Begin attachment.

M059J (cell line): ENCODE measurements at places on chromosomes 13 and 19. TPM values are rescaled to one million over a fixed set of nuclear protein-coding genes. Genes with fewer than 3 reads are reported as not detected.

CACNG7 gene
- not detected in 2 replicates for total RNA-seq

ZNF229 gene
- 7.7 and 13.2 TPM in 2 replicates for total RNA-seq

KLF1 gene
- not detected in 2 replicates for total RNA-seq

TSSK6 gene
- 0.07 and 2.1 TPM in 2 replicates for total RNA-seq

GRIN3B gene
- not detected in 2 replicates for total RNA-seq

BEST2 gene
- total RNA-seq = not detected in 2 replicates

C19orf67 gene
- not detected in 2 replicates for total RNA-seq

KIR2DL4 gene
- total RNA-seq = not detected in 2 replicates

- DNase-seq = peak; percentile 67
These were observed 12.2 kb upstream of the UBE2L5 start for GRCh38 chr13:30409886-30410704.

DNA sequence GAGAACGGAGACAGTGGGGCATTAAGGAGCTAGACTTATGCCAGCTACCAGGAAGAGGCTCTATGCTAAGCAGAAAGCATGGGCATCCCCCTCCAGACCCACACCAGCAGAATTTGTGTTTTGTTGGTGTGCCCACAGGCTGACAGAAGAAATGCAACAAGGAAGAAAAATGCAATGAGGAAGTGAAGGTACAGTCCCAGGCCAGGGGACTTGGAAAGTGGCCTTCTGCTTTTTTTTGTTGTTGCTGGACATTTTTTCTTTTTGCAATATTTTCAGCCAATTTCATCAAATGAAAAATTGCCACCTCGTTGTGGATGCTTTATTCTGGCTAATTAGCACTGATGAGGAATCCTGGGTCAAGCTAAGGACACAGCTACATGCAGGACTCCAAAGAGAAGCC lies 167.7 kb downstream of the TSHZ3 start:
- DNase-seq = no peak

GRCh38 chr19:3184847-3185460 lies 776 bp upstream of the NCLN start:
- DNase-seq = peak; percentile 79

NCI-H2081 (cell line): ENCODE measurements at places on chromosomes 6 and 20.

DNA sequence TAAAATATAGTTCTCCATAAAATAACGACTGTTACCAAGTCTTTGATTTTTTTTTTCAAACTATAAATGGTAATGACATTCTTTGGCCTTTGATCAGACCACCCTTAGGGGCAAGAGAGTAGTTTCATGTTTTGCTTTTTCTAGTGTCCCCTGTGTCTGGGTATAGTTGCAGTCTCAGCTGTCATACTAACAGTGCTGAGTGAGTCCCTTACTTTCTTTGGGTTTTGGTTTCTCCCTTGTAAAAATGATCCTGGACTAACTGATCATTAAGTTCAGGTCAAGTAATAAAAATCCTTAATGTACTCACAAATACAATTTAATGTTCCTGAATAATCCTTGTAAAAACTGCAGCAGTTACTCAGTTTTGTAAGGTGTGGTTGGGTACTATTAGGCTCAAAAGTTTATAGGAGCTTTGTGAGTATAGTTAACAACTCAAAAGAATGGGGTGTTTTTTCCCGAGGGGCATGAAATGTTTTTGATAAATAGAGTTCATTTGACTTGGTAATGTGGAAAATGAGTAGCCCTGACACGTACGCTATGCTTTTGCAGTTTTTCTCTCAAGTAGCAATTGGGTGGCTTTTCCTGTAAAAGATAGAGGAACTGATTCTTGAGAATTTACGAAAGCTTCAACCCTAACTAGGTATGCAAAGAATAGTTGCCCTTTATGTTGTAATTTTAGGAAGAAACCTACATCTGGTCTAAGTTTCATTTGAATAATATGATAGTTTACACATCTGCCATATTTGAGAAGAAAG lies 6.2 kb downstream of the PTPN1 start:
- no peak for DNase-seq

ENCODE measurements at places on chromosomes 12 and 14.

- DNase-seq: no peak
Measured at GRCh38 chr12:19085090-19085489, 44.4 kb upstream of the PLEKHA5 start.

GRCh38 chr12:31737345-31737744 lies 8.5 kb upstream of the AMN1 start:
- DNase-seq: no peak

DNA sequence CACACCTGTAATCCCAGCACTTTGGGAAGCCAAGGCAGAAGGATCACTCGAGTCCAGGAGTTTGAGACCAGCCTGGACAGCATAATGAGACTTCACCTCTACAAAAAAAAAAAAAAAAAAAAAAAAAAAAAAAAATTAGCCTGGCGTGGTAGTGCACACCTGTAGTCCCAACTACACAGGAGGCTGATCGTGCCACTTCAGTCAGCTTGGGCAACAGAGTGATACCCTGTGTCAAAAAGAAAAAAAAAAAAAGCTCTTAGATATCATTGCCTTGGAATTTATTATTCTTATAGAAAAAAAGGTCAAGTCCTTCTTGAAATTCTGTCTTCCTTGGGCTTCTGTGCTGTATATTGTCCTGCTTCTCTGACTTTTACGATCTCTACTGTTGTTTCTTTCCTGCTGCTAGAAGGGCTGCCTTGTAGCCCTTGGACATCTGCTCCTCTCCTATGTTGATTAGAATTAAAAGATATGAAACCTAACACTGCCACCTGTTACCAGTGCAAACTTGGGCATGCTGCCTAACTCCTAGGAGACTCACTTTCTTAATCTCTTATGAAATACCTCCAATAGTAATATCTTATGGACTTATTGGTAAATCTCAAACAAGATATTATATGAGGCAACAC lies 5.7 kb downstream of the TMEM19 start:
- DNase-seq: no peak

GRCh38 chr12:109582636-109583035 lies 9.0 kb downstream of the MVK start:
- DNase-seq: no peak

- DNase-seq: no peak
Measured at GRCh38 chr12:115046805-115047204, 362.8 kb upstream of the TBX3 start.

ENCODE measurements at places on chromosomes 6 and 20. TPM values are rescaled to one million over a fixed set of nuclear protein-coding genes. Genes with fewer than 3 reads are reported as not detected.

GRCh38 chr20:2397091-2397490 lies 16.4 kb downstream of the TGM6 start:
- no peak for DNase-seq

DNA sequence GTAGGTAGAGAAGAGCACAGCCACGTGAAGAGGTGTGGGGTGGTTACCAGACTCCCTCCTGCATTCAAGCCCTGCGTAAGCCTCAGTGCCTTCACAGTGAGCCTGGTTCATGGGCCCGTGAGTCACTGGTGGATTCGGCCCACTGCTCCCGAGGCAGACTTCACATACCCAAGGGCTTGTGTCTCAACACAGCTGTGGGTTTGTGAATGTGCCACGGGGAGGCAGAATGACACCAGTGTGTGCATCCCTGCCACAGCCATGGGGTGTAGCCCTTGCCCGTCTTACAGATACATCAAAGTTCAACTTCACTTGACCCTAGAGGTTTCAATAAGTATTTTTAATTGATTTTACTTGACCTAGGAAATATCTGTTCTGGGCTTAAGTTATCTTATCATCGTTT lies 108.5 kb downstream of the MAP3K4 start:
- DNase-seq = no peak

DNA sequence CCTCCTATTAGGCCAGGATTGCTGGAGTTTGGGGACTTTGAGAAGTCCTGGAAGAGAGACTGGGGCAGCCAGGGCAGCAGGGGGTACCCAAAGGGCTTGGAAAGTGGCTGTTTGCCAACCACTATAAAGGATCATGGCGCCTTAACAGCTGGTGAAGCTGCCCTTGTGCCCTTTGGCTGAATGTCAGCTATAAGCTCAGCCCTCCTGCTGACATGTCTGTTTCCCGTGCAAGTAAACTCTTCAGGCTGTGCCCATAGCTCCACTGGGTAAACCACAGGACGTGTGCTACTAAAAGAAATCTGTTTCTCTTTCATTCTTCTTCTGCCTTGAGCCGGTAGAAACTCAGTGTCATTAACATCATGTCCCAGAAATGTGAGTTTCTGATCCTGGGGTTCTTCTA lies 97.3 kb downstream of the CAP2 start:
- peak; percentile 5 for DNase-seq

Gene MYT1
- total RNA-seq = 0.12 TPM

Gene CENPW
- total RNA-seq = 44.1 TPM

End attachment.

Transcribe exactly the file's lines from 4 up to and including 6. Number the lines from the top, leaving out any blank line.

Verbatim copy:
ZNF229 gene
- 7.7 and 13.2 TPM in 2 replicates for total RNA-seq

KLF1 gene